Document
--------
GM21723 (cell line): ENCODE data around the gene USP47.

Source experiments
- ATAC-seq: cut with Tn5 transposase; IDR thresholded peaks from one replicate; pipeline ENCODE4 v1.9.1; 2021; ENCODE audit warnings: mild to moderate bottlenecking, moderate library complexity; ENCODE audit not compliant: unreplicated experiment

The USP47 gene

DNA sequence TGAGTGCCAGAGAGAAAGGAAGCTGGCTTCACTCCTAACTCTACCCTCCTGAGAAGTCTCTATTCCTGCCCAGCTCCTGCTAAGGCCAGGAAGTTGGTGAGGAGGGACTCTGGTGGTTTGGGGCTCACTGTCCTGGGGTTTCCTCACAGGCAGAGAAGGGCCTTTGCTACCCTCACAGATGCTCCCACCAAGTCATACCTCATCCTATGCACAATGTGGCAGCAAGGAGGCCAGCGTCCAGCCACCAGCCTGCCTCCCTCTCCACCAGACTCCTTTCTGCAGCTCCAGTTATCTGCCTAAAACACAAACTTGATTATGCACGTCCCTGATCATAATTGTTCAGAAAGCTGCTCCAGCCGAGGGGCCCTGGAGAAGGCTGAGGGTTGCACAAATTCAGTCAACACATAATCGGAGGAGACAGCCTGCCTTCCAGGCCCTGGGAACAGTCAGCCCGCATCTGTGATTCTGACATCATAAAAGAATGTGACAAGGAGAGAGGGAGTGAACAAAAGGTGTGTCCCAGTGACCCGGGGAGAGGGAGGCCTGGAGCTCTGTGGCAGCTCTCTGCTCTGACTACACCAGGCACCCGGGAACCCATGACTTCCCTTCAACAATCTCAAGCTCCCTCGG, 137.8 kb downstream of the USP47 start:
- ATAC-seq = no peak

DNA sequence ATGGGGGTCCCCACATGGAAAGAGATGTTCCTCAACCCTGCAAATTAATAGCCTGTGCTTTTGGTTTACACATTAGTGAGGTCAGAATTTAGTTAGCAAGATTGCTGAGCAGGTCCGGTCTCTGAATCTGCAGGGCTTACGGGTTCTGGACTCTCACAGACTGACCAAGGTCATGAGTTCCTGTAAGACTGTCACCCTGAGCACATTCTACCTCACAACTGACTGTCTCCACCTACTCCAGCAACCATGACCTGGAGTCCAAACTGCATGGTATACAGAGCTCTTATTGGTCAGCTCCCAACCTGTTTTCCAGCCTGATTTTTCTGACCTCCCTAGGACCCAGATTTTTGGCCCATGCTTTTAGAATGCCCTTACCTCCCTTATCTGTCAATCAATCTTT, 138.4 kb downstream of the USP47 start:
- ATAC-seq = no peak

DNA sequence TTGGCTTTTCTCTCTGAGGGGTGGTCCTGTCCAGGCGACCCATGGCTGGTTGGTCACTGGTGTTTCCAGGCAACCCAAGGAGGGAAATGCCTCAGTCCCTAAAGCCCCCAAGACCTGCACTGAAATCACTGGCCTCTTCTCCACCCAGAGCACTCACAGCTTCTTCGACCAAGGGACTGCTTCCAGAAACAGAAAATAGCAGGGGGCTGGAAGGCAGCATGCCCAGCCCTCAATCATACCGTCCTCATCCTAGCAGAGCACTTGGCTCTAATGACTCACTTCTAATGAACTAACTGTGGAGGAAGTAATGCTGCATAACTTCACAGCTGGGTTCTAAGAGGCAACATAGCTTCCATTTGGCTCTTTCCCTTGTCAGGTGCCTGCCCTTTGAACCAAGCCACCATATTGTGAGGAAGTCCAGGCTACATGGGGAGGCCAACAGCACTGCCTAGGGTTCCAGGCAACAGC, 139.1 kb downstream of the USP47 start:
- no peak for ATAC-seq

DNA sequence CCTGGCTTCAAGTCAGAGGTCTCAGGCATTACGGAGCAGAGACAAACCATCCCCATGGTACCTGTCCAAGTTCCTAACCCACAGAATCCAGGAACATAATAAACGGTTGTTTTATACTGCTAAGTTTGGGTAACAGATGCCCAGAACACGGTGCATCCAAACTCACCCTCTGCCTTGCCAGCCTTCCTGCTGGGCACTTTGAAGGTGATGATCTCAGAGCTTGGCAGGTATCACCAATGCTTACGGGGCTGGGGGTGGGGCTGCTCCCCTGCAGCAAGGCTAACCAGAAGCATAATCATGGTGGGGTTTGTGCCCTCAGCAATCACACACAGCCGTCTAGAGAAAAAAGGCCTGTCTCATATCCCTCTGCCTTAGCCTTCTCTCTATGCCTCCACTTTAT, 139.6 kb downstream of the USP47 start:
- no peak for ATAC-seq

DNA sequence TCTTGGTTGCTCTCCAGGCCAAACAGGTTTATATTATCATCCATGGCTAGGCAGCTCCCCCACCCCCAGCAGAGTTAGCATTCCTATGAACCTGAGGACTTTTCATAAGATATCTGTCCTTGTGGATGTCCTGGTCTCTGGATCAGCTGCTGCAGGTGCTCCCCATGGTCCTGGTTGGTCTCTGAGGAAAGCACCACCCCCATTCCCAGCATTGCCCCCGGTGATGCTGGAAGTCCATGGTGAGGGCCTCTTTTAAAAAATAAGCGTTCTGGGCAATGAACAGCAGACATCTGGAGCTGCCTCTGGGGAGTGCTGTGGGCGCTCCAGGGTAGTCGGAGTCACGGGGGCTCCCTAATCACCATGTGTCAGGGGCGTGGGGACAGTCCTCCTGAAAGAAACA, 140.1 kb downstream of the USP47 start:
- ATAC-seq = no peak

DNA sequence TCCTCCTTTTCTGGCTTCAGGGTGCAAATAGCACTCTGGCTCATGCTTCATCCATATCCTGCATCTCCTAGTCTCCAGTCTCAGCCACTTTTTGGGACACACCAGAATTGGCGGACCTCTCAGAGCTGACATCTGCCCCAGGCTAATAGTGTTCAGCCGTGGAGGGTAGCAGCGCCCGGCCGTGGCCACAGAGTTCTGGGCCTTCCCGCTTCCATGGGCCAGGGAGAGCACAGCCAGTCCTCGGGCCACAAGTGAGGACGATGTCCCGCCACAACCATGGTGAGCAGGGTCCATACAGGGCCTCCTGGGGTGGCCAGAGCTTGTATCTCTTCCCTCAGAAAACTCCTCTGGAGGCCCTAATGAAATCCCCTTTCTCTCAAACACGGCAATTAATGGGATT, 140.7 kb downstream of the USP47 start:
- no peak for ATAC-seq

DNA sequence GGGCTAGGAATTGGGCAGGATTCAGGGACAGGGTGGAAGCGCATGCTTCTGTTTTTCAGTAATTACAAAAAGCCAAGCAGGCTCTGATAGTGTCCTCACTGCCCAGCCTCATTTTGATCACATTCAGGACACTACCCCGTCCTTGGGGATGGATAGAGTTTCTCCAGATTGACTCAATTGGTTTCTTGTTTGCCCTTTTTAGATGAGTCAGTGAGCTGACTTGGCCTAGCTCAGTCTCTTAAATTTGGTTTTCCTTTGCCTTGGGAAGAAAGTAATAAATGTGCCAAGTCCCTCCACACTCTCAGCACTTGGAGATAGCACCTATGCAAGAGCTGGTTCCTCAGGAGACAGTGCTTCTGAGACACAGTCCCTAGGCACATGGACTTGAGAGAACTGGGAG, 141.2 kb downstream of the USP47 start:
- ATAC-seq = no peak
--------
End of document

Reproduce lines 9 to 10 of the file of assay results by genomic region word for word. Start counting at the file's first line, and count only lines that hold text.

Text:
DNA sequence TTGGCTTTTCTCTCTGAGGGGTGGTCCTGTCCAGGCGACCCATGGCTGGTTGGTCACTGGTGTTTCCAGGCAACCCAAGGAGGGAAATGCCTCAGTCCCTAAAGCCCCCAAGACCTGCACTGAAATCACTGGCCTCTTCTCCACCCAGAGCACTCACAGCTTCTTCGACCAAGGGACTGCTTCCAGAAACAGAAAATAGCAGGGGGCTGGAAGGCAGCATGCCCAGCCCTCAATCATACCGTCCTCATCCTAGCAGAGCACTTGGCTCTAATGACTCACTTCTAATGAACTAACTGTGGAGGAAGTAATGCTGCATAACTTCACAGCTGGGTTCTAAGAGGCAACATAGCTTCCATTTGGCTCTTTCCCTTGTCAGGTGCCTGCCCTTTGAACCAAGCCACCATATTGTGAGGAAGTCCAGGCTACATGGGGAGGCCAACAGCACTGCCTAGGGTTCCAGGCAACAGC, 139.1 kb downstream of the USP47 start:
- no peak for ATAC-seq